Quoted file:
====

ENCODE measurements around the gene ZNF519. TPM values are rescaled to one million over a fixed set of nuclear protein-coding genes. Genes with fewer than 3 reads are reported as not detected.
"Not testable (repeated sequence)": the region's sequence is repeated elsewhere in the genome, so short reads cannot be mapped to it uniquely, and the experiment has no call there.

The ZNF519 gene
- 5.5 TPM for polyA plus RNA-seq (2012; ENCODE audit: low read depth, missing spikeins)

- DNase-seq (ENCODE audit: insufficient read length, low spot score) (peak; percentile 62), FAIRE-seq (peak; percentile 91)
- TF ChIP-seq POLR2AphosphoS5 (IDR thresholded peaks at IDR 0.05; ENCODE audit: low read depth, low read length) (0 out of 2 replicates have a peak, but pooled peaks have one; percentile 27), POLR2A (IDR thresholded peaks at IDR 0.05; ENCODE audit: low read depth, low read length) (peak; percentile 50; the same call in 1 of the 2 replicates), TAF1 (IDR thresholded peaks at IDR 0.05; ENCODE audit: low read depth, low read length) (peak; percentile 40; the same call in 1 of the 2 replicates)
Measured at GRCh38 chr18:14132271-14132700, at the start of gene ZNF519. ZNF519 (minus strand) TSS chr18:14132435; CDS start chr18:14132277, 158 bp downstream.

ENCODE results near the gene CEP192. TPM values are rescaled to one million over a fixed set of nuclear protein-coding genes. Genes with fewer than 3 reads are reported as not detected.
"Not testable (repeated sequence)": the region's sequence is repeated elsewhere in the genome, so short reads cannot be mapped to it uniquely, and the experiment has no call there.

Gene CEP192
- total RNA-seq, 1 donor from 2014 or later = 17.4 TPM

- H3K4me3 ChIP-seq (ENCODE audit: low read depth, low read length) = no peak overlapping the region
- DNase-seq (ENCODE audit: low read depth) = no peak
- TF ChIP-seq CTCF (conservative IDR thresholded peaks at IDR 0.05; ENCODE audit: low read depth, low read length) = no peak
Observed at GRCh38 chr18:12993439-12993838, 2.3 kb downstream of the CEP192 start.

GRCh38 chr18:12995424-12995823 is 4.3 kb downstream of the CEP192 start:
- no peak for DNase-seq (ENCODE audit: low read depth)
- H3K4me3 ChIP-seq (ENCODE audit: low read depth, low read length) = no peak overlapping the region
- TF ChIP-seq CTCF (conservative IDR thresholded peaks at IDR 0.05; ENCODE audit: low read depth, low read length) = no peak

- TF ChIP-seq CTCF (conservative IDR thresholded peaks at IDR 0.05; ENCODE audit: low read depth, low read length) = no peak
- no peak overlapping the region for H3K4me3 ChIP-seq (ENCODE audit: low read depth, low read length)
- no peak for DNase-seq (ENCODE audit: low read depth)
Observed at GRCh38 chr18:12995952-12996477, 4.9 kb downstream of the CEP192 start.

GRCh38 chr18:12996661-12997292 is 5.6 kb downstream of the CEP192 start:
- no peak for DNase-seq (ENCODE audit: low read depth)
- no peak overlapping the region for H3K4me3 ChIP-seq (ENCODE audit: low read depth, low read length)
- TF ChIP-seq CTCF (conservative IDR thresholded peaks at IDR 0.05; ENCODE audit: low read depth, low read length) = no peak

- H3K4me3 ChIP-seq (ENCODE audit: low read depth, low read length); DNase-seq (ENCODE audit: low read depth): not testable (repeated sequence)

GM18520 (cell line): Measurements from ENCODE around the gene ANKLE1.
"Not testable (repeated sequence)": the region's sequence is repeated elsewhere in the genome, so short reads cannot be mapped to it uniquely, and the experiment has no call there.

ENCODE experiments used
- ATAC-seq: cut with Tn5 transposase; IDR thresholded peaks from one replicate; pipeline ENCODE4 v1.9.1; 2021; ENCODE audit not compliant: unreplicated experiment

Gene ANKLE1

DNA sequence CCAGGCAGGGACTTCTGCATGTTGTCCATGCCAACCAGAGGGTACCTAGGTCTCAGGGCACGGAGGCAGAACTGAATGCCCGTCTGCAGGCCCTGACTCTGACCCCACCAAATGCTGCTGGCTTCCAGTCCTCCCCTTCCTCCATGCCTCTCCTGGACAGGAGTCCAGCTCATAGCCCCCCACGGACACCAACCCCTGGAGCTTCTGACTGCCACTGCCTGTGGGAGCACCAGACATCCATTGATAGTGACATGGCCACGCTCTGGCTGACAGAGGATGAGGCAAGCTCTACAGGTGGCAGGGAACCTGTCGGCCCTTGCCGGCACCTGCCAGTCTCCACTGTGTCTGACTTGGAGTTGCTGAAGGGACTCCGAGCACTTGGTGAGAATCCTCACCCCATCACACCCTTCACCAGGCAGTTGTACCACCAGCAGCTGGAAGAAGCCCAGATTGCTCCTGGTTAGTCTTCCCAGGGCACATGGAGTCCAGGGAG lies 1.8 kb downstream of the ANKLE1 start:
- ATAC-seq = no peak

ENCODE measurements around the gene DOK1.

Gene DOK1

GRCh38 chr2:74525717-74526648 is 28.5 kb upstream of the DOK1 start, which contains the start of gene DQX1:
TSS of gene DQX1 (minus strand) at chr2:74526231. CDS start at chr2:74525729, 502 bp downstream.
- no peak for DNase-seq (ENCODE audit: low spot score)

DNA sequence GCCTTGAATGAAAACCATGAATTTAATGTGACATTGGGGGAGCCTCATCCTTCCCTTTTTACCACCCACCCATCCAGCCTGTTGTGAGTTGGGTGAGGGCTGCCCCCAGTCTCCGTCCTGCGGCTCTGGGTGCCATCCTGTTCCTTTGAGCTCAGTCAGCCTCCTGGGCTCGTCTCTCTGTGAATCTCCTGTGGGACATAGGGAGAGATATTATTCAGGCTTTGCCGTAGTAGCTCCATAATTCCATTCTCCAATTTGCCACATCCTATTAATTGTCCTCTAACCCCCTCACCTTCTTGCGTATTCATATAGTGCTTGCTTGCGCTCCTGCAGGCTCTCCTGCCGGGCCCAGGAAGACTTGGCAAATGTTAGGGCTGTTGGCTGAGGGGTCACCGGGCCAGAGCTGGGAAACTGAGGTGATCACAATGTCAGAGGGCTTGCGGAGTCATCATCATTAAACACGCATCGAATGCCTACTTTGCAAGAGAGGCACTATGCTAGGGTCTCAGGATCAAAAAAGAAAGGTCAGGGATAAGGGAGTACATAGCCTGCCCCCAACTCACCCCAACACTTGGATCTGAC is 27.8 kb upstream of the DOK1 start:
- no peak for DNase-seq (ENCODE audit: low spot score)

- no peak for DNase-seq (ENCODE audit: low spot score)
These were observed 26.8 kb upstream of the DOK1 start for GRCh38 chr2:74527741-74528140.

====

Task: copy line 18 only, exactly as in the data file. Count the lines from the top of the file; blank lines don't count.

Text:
- H3K4me3 ChIP-seq (ENCODE audit: low read depth, low read length) = no peak overlapping the region